The first look of an Imtiaz Ali film is always highly anticipated. In the case of his latest – Love Aaj Kal, more so because there has been a lot of online buzz over the past few weeks about what the film would be called.
The ‘original’ Love Aaj Kal had Saif Ali Khan and Deepika Padukone essay the title roles, while this one has Kartik Aaryan and Sara Ali Khan. So why is everyone calling it a sequel? Maybe it is because our collective media dubbed it Love Aaj Kal 2 in the absence of an official title. For the longest time, I could not wrap my head around a sequel that did not feature the original actors —is a sequel not, after all, supposed to take a story forward? Unless this is one of those ‘saat janmon ka rishta’ thingamajigs, where Saif gets reborn with more hair. Well, who knows?
Now that the makers have settled on the same title as the 2009 film, one can confidently walk into a theatre knowing it is a reboot. Or is it? What if it is a reimagining? Or a remake?
Damn. All this Hollywood terminology is so confusing. Which is why we in Bollywood, use the word sequel to describe any and every film in a franchise. Take Dostana 2, for example. The upcoming film features Kartik Aaryan, Janhvi Kapoor, and Lakshya in the lead roles. Again, unless the characters played by John Abraham, Priyanka Chopra Jonas, and Abhishek Bachchan had kids that have grown up to be 20-somethings in the last dozen years, it seems strange the studio would append a ‘2’ after the original title. But that is what they are calling it. Go figure.
This ambiguity creates an element of suspense Hollywood totally seems to have missed out on. I will be going to watch Dostana 2 knowing it has got something to do with the original, but will not know whether it is a case of new actors in a new story or new actors living in the same Miami apartment. Will they wear the same Manish Malhotra threads? And, more importantly, will they dance to a Tanishk Bagchi remix of ‘Desi Girl?’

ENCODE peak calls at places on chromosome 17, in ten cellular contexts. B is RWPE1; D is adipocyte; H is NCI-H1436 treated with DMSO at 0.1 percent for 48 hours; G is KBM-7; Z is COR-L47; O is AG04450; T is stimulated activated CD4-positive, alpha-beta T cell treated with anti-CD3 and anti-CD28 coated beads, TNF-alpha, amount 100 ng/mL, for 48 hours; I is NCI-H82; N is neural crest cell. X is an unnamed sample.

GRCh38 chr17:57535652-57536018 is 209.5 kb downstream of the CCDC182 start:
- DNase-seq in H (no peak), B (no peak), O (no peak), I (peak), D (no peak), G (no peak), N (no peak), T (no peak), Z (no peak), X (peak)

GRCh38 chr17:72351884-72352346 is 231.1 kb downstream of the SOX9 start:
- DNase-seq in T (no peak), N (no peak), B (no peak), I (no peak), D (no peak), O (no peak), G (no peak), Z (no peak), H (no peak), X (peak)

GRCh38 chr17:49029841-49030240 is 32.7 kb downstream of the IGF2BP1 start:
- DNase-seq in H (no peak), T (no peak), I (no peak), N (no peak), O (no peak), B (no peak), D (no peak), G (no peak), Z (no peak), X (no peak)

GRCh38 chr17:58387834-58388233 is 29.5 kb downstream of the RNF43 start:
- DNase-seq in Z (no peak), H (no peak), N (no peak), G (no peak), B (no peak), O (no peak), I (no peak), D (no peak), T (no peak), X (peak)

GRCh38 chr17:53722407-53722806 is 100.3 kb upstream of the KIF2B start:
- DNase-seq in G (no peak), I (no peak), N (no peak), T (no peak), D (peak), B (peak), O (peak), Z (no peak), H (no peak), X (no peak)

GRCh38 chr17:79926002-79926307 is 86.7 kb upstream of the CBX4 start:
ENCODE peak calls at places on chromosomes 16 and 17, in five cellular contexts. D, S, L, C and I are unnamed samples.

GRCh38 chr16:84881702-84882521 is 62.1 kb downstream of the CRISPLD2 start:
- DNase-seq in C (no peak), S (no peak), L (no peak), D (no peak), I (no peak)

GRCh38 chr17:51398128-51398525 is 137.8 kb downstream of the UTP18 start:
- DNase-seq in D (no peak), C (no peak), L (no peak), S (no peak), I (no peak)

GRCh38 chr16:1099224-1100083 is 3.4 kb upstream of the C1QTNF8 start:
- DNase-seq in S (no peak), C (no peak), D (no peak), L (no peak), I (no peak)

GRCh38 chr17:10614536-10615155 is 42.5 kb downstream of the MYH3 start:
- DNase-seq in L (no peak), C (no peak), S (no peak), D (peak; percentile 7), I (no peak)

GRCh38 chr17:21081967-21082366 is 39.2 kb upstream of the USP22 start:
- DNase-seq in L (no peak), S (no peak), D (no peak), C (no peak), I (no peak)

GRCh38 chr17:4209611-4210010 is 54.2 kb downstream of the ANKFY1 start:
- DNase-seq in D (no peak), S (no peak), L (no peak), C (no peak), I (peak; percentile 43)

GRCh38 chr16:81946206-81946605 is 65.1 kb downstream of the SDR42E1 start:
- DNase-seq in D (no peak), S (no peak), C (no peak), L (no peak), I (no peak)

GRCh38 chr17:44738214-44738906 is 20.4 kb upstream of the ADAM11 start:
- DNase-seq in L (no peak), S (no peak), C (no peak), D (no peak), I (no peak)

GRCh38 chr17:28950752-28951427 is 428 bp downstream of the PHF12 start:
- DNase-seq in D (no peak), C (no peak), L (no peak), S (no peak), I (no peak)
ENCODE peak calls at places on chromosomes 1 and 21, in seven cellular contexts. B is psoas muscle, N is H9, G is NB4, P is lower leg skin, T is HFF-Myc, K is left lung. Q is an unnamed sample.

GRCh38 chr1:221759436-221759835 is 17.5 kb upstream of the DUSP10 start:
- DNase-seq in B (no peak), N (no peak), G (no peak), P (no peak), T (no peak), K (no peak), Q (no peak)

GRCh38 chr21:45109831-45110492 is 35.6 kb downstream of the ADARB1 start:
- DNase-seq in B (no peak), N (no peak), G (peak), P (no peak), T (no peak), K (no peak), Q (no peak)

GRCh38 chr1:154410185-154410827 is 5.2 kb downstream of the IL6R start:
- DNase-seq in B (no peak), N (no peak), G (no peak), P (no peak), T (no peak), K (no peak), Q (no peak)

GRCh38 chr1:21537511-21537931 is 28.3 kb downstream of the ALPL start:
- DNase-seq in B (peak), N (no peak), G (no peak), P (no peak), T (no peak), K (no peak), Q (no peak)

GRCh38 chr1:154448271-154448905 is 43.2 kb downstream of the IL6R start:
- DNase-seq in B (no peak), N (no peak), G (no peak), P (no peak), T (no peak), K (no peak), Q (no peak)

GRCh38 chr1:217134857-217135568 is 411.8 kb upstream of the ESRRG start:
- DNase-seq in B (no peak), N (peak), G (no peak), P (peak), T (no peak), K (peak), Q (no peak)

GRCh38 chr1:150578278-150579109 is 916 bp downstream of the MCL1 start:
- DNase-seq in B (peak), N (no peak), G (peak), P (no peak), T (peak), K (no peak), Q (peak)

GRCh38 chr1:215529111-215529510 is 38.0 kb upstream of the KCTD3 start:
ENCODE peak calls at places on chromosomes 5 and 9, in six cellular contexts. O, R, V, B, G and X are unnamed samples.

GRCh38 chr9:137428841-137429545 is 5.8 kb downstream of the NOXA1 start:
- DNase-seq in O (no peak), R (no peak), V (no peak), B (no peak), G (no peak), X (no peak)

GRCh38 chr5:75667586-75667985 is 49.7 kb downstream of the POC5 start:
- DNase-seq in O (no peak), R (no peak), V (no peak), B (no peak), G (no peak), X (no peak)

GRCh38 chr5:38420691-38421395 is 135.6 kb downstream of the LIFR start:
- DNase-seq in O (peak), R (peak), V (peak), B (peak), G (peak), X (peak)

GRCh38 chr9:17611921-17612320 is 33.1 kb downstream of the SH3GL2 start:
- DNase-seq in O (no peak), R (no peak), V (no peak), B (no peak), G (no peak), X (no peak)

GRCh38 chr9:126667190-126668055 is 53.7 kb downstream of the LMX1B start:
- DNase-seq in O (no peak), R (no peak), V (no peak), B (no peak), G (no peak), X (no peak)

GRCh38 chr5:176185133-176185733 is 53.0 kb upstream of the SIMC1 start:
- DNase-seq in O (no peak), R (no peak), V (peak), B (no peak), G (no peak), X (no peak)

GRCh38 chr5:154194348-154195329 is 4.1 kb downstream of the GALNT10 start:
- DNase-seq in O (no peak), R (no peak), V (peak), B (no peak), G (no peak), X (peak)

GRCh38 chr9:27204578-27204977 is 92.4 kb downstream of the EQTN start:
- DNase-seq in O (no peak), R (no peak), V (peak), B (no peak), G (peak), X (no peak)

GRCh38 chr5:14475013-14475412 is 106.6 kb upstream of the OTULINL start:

As a true-blue believer in all things Bollywood though, I think, it is important to understand what I am dissing on the other side.
Hollywood reserves the word sequel for the continuation of a story. Studios add numbers like 2, 3, 4… to the original title in order to make it clear to people that what they are going to watch begins where they left off the last time. If you think about it, though, this shows an utter lack of imagination, and dumbs things down. Where is the fun in that?
Hollywood also loves a good prequel, where you dial back the story in time, and finish the new story where the old one begins. Sometimes, the prequels can have second and third parts, which are technically still prequels to the originals, but sequels to previously released prequels, as George Lucas (Star Wars) would tell you. And because they are spoilsports, they numbered the films with Episode numbers. A totally lost opportunity if you ask me. It would have been so much fun had they just announced every film saying it is a prequel/sequel, and let the audience figure which is which.
They also have spin-offs, which focus on aspects and characters that did not get much footage in the original story, but got uber-positive vibes from controlled audience tests conducted by their research teams. Take Fantastic Beasts And Where To Find Them. When Harry Potter was done killing Voldemort, one would have thought that is the end of that cash cow. But Warner Bros and author JK Rowling were not ready to give up yet. They took a 12,000-word book, and announced a five-film series around it. See? Capitalism at work. However, they could have spiced things up a little bit more by calling it a sequel, and letting us imagine everything from Harry’s newfound interest in bestiality to the return of Voldemort as a dragon. No?
There are also remakes which essentially tell the same story, but with CGI. And then there are reimaginings, something Disney has built an empire around — take an old story, change one major thing, and you have got yourself a new Cinderella. So, what is a reboot then? This one is actually complicated. Here, the writers can either take an existing story and mess with the continuity, thereby creating a new status quo, or reconfigure the entire story. I am not sure I get it either, which is why I love Bollywood, and how it refuses to get caught up in semantics. Everything is a ‘sequel,’ deal with it. Even when none of the Housefull films have anything to do with each other.